Q: Maybe this is wishful thinking, but is it possible to have bad credit and still get a card with a high limit?
A: Finding cards for bad credit is easy, but finding one with a high credit limit is like finding a needle in a haystack… hard to do, but not impossible!
Here’s what you need to know to get started…
1. Be realistic with your expectations
During the 90’s and 00’s it was rather either to get a credit card with bad credit, but when the credit crunch happened the business of lending changed permanently. Ever since then banks have been much more careful in how they loan money. The definition of a “high credit limit” is different for everyone, but hopefully your expectations aren’t too pie-in-the-sky.
2. Unsecured credit cards for bad credit will have lower limits
If you want unsecured, it’s unlikely you will be given a high credit limit (you’ll probably be lucky to get a starting limit of $1,000, but it will most likely be more like $500 or so). The most frustrating part about this is many also charge a monthly or annual fee, so it really sucks to pay for a credit card and not be given a high credit limit, but unfortunately that’s just the way it works.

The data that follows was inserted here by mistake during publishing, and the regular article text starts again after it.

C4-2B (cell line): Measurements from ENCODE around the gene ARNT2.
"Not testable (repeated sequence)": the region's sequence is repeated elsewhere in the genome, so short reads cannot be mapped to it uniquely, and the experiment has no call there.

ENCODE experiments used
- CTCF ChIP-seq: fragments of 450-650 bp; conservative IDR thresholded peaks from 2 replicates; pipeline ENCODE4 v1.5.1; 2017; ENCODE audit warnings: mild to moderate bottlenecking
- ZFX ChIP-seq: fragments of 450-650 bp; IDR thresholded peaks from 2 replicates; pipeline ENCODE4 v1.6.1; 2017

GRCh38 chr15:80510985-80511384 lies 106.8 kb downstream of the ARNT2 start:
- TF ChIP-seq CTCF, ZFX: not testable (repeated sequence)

3. With secured, high limits are usually possible
Secured credit cards with a high credit limit are very possible. In fact, I can think of a couple right off the top of my head that allow you to have up to a $5,000 limit with a security deposit.
Some people don’t like the idea of secured cards because they can’t afford a big security deposit upfront. Well, what you have to keep in mind is that your security deposit almost always is flexible… so the more money you add, the more your credit limit goes up.
That means that even if you start out with a security deposit of only a few hundred dollars, you can easily add some to it whenever you get a chance. Then before you know it, you will have a high security deposit and therefore a high credit limit. For many, this is perhaps the only way of getting credit cards for bad credit with a high credit limit.
The other big benefit is that your security deposit will probably be earning you interest, just like a savings account does. Then when your credit is good enough to move onto an unsecured, your security deposit will be fully refundable when you close the account.